Their organic working relationship with Watson and Allbrook stemmed from their camaraderie as friends. “It happened very naturally and very organically," Stevens continues. "Just purely like being at the pub with Jay or Nic and them saying they had a demo lying around that they didn't know what to do either. ‘Send it over' [laughs]. Which was really nice. We just happened to vibe with their ideas and Summer Days was a bit different. We had the song and the idea of how we wanted it to sound, but the lyrics were just, we just kept getting stuck on lyrics. I think that's completely normal in the creative process to, to feel like really stuck. I feel like most of the time we feel you can just get that really bad block and it's so hard to move past it. And then having someone with fresh ears listen to it and give their interpretation and just like, Nic's just beautiful.” She likened Allbrook to a doula, in how he would guide and support the trio and coax out their artistic side during moments where they felt blocked during the writing process.


Beyond the music, San Cisco have created a distinct visual identity throughout their fifteen years together. For the visuals attached to Under The Light, the band enlisted Levi Cranston to conceptualise and bring the world to life. They even got to show off their acting chops within the music videos. “Daunting, we’d never done anything like it,” Biondillo says of their time as actors. Stevens declares, “Josh is a natural.” A Bonnie and Clyde inspired story unfolds in the visual for Lost Without You, whilst a more conceptual approach is taken for the couplet of High and Summer Days. “From the outset [Cranston] had such a clear vision,” Stevens notes. Davieson adds, “With someone like Levi, I think you really gotta let him shine.”





Whilst they’ve yet to announce any Australian tour dates, the band will hit Europe and the United Kingdom over the coming months for a string of headline shows. With Perth-based graphic designers on-board to create tour visuals, Stevens reveals, "We're also throwing it back and putting in older songs, bringing back the old songs.” One song in particular, confesses Davieson, is Beach. “We were like kids when we wrote that and we haven't played it for years, so that's been like kind of fun.” Biondillo is looking forward to testing out new material, “I think it's good to see how the crowd reacts to the new songs especially.” With the bands fourth studio album, Between You and Me, arriving amidst the global COVID-19 pandemic, they were robbed of the opportunity to hit the road for a full-blown tour following its release. “That felt really weird not being able to go and like complete the circle of life.” Davieson remarks. “I felt really weird about it and that really made me realise how much I cared about touring and playing music. And if ever in life I'm feeling a bit like, 'what am I doing or what's going on?' You go on tour, you're like, 'this is what I'm doing. This is it.”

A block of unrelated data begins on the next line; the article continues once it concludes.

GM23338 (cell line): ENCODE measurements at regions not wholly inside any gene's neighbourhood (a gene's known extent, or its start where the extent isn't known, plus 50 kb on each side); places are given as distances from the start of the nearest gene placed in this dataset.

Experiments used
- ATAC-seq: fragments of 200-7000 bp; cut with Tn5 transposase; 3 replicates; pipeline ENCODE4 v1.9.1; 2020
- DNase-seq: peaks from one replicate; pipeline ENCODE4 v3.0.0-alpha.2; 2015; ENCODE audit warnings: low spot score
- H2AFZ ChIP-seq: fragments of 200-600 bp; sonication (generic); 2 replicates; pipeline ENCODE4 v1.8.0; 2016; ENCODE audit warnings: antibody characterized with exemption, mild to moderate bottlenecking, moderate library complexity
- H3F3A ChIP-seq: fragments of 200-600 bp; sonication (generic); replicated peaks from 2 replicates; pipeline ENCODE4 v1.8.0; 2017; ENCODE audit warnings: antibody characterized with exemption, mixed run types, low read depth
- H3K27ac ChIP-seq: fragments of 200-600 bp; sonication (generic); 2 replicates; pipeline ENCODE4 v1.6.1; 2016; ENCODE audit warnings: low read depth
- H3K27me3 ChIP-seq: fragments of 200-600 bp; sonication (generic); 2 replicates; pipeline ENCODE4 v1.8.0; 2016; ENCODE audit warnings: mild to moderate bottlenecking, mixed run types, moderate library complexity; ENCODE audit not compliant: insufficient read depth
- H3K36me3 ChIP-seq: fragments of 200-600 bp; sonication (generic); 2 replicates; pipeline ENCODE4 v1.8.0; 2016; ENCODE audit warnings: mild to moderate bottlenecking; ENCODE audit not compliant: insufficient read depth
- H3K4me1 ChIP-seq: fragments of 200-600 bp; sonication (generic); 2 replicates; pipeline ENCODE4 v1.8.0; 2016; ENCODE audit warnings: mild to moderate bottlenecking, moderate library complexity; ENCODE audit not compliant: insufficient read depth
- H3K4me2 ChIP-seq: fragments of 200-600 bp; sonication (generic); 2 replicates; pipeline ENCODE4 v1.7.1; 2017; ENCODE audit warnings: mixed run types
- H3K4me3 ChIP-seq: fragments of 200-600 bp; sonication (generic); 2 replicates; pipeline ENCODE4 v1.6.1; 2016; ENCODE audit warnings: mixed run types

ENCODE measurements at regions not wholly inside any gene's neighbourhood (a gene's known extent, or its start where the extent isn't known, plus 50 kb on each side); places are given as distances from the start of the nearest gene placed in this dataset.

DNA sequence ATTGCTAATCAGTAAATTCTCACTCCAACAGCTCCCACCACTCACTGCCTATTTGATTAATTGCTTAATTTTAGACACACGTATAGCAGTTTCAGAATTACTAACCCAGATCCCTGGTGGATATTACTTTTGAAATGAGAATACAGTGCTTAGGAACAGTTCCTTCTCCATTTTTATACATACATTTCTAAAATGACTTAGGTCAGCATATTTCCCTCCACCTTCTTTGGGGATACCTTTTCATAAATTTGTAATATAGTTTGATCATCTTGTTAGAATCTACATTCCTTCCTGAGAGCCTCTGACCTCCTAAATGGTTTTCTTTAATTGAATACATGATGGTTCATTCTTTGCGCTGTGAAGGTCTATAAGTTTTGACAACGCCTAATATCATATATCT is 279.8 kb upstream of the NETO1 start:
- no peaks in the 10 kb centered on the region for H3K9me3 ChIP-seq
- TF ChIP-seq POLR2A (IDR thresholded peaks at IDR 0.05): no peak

"Maybe is radio lacking would we say? Like pushing Australian music on the radio is kind of lacking in a big way,”

Stevens notes the lasting impact of the pandemic on the touring industry, with venues having shut down and staple festivals being cancelled. San Cisco were set to hit the road with beloved touring festival Groovin The Moo. Last month, organisers transparently announced the festival would no longer be going ahead due to poor ticket sales."It does kind of throw you into a spiral. Because it's like, what is the future of live music and is there space for indie bands to do what they love and keep touring and performing. I hope that it will fare these times and we will still have jobs,” says Stevens. I pose them the question, what can be done to revive the industry and help support the local scene? "Maybe is radio lacking would we say? Like pushing Australian music on the radio is kind of lacking in a big way,” Biondillo responds. “Commercial radio have to step it up. Step up. It's a big ask. You don't want to ask the punters and people who are already like so stretched week to week to put the burden on them. Maybe the government should…” Stevens trails off, before Davieson finishes her though. “Subsidise touring [laughs]. It's so expensive.” He continues, “There's more music than ever before, and it's more accessible than ever before. There's maybe going to be a bit of a period of recalibration after the world shutting down for two years and everyone's like, 'come out the gates with all this stuff.' It's hard to know really. I don't know if there is a solution. The natural equilibrium just needs to like find itself, and I hope we're a part of it. Hope we’re still relevant after another fifteen years.” 


Stevens asks him, “And then what happens?” I interject and suggest they take a leaf from Swift’s book and release their own ‘From The Vault’ album, full of tracks that never made the cut or host their own Vegas inspired residency here on home soil. She responds, “Maybe it should be in the Gold Coast. It'd be amazing. I love this idea.”



MILKY EXCLUSIVE PHOTOSHOOT ©

Writer: Vasili Papathanasopoulos

Photography: Briony Wright

Creative: Positive Feedback

Styling: Positive Feedback and San Cisco

Makeup Artist: Nisal


Under The Light is out now!